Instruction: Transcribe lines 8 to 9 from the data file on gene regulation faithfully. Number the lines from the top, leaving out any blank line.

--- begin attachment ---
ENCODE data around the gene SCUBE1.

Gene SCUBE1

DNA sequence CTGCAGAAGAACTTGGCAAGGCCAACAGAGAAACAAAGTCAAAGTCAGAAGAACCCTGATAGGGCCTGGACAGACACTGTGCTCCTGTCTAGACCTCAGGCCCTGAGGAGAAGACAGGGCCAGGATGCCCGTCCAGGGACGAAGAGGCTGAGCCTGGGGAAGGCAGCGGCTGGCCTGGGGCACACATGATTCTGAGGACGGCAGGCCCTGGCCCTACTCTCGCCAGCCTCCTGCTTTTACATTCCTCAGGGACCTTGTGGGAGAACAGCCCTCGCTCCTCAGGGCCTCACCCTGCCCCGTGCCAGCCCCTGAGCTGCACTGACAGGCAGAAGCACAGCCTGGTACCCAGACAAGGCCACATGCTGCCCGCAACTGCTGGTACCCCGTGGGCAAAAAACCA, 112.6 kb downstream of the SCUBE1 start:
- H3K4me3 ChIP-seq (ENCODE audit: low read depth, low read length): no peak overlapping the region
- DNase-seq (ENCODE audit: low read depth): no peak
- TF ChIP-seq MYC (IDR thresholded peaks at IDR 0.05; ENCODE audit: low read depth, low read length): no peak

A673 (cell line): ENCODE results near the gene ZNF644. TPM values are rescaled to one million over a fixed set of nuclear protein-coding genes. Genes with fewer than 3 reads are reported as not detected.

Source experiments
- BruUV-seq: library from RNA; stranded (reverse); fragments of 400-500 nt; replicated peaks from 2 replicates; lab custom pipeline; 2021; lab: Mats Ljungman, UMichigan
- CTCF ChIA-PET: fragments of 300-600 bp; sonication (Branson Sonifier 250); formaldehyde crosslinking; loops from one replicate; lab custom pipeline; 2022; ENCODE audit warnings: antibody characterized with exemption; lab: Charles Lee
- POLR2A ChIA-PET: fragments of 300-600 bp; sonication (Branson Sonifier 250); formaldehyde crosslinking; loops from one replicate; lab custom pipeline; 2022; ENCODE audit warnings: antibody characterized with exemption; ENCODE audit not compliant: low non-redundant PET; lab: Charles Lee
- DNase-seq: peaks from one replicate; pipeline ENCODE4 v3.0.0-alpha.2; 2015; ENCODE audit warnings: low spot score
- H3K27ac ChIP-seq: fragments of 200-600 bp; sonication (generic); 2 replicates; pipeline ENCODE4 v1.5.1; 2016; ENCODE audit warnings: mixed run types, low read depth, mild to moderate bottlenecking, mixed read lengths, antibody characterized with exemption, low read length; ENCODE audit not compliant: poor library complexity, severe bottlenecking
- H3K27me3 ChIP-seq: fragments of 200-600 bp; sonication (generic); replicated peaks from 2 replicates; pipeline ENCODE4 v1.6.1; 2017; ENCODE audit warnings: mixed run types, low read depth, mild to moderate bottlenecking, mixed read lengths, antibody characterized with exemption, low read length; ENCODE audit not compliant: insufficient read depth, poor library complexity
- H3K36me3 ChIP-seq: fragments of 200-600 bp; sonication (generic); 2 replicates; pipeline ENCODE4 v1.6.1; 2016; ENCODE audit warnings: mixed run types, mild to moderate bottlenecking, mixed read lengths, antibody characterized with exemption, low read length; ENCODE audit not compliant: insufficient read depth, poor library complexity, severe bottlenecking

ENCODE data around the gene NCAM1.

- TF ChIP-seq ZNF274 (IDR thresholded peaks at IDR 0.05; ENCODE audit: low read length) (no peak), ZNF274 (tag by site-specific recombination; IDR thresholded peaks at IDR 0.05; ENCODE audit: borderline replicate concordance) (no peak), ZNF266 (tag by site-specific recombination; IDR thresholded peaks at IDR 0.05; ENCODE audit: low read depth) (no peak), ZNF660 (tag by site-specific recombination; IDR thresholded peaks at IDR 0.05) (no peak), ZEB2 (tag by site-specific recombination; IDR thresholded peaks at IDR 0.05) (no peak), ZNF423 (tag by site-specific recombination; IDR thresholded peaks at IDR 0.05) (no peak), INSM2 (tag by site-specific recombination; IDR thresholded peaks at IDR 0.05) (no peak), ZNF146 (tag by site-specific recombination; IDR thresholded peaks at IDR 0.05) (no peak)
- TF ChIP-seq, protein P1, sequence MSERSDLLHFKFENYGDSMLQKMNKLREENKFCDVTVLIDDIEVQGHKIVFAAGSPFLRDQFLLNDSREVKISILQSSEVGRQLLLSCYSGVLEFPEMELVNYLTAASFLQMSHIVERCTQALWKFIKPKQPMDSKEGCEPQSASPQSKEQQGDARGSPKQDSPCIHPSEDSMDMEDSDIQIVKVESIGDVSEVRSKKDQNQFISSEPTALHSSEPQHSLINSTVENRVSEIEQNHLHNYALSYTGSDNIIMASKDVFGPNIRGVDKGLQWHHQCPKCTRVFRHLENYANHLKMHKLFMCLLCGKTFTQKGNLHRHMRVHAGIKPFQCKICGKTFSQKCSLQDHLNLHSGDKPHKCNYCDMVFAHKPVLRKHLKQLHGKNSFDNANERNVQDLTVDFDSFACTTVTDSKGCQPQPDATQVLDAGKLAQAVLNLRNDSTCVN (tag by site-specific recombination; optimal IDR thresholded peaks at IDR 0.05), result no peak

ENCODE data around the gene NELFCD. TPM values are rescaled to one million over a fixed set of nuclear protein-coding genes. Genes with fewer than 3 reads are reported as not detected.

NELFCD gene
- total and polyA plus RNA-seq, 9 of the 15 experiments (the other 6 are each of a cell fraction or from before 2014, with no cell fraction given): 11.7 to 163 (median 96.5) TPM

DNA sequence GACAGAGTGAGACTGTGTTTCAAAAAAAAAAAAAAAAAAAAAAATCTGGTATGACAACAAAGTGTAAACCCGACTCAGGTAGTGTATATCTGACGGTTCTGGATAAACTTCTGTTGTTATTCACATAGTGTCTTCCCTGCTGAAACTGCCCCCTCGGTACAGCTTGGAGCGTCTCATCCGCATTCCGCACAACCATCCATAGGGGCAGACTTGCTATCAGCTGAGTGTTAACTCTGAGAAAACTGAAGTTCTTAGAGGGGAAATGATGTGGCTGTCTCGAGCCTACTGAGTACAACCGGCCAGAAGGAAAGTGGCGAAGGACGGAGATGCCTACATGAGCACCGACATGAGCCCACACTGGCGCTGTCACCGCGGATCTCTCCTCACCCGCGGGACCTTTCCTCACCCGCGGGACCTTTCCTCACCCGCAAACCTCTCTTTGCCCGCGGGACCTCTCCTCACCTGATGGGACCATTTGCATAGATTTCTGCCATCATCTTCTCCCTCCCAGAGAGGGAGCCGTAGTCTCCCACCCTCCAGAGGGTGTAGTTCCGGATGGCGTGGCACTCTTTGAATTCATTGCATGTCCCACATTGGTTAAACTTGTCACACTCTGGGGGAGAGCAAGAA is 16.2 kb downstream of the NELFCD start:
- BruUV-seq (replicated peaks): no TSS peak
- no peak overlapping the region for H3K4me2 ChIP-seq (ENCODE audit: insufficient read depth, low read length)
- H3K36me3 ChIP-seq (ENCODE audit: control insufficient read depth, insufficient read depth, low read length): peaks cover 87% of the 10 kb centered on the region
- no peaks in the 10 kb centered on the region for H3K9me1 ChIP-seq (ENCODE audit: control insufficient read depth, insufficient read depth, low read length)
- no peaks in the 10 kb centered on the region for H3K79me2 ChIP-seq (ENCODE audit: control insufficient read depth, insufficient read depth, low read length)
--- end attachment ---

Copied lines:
Source experiments
- BruUV-seq: library from RNA; stranded (reverse); fragments of 400-500 nt; replicated peaks from 2 replicates; lab custom pipeline; 2021; lab: Mats Ljungman, UMichigan